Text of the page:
Adds options to enhance the privacy when using avatars.
Did you remember to visit the discussion settings page, activate some or all of the checkboxes in the "Avatar Privacy" section and save the changes? On a multisite installation, this has to be done for every blog that wants to use the plugin. You also have to enable the use of gravatars first.
Depending on which options you selected, you wouldn't see a change in the way the page looks. The changes are visible in the source code though:
Then you probably don't use a modern theme which makes use of the function comment_form() to create the comment form. Check if you can find this function used in comments.php or a similar file of your theme. If you do and it still doesn't work, tell me. Otherwise chances are that you do have to add the checkbox manually. Use this function:
<?php if (function_exists('avapr_get_avatar_checkbox')) echo avapr_get_avatar_checkbox(); ?>
For a maximum effect, check both "Don't publish encrypted E-Mail addresses for non-members of gravatar.com." and "Let users and commenters opt in or out of using gravatars.". Whether you want to enable the latter or not depends on whether you think this will demand too much from your potential commenters.
For a maximum privacy effect, select "The checkbox is... not checked by default". Then people wanting to use gravatars would actively have to tick this box. If you just want to give concerned visitors the chance not to display gravatars, but want to use gravatars for everyone els as a default, select "The checkbox is... checked by default".
The default value is necessary for older comments and user profiles that haven't been saved since activating the plugin. If you did have gravatars enabled before, choose "Show gravatars" here, otherwise "Don't show gravatars". If you are newly enabling gravatars on your site and have already lots of comments, you can of course select "Show gravatars", so that these comments won't look odd because none of them has a gravatar. It would be a bit unfair to your users though, since they commented when there weren't any gravatars on your site. For regular commenters, the gravatars will start to show up over time anyway, since the per-commenter setting of showing gravatars or not is per commenter, not per comment.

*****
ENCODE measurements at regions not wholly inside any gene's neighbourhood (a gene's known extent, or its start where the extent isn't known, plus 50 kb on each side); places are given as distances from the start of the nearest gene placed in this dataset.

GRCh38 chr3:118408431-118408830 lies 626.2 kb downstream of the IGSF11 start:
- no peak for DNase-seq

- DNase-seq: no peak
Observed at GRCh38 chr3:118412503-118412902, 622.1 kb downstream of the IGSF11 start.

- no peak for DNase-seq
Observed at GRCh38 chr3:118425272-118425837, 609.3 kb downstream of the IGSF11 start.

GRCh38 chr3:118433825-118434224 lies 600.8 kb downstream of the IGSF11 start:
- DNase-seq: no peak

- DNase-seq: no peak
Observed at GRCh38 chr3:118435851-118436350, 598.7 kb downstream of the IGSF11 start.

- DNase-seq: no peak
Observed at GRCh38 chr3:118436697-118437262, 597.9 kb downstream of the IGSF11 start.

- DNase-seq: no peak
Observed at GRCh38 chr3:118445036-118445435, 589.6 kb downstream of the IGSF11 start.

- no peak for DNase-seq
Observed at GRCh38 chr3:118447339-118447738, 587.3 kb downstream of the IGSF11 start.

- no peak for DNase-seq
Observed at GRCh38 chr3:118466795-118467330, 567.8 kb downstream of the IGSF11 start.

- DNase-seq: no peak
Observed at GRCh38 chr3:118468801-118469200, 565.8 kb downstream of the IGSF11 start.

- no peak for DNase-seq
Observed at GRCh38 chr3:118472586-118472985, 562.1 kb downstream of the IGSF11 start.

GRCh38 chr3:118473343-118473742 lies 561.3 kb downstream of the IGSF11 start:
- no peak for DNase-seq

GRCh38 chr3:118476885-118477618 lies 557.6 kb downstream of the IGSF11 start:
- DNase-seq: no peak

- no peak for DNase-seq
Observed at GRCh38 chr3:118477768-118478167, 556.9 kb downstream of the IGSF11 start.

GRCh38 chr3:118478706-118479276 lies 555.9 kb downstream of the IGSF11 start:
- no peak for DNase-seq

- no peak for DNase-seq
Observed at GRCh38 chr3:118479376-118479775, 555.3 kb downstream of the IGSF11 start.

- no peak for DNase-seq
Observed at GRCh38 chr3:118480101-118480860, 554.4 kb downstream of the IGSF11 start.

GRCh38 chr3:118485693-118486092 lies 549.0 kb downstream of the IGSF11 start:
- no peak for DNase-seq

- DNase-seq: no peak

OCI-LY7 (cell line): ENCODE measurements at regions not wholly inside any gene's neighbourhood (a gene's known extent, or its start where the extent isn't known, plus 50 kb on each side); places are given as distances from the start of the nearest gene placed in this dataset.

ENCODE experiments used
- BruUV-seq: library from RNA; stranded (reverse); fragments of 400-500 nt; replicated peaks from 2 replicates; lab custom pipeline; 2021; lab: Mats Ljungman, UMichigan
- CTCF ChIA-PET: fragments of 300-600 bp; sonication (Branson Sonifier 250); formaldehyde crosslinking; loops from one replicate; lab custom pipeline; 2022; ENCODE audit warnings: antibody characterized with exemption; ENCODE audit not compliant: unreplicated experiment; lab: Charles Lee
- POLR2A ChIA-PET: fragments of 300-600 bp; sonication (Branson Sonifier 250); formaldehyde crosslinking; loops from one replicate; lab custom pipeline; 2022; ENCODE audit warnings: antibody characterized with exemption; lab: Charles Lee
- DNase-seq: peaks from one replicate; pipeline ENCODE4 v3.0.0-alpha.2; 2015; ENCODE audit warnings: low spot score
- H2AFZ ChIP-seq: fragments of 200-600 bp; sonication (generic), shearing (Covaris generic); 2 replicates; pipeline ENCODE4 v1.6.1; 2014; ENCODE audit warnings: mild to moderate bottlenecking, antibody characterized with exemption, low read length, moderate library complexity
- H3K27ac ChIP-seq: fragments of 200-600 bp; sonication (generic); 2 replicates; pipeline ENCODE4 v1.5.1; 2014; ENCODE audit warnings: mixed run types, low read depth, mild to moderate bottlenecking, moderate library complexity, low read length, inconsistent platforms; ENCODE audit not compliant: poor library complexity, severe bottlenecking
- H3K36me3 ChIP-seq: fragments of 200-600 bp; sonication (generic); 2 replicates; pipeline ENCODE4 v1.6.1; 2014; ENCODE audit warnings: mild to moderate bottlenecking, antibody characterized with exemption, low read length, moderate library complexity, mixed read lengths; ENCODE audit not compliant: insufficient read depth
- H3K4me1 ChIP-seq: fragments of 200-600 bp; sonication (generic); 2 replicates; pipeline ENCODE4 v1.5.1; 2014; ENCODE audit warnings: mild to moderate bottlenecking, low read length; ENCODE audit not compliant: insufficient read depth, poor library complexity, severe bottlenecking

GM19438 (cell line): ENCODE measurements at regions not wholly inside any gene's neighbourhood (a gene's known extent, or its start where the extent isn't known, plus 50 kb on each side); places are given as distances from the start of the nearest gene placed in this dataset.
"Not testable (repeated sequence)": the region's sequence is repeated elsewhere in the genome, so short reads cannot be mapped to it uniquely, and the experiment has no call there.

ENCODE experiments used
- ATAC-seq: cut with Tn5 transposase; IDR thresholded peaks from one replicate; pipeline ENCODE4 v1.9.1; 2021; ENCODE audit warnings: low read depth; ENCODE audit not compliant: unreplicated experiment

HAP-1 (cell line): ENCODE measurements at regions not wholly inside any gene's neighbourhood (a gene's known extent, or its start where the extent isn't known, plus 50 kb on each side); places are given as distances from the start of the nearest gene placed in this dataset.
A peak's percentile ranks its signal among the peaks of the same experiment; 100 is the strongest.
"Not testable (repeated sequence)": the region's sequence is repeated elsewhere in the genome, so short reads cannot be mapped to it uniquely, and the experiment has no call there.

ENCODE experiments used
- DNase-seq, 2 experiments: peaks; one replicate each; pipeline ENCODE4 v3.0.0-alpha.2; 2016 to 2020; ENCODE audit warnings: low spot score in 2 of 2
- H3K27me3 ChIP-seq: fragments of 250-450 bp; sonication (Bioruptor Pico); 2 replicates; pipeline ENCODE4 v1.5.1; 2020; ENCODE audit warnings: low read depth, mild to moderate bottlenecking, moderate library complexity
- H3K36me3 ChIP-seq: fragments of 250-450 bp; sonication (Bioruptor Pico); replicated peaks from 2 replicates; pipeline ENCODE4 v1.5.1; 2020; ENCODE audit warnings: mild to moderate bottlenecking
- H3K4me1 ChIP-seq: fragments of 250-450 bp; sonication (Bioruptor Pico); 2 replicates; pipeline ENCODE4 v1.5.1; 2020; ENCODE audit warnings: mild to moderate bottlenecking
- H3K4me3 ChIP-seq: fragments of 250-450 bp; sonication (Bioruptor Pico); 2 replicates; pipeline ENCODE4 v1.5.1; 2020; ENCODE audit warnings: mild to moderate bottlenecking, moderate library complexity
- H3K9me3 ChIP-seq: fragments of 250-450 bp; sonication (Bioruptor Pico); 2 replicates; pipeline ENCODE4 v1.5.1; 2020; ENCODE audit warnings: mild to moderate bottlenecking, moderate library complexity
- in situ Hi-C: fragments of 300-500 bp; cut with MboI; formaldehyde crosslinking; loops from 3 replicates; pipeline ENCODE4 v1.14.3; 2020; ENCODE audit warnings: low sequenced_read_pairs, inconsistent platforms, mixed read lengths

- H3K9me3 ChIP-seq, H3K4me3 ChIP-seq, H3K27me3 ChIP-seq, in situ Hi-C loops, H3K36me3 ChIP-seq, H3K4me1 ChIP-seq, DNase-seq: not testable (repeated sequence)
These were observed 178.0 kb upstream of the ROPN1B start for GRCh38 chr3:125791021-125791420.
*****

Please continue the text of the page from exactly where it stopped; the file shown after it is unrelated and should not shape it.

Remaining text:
Last, scroll up a bit and select one of the local default avatar icons added to the bottom of the list. Their advantage is that together with the rest of the plugin options they can reduce (public) calls to gravatar.com. You are depending a bit less on an external resource and a bit less data flows to gravatar.com.
The plugin saves additional data about whether commenters and users want to display a gravatar or not (if you select that mode in the settings). These data are deleted when you properly uninstall the plugin.
Apart from that, the plugin only filters data, but does not permanently change them. Especially, if you deactivate the plugin und have gravatars turned on, they will again show up for everybody, even those commenters and users who opted out of displaying gravatars. You do have to change the default gravatar back manually, though.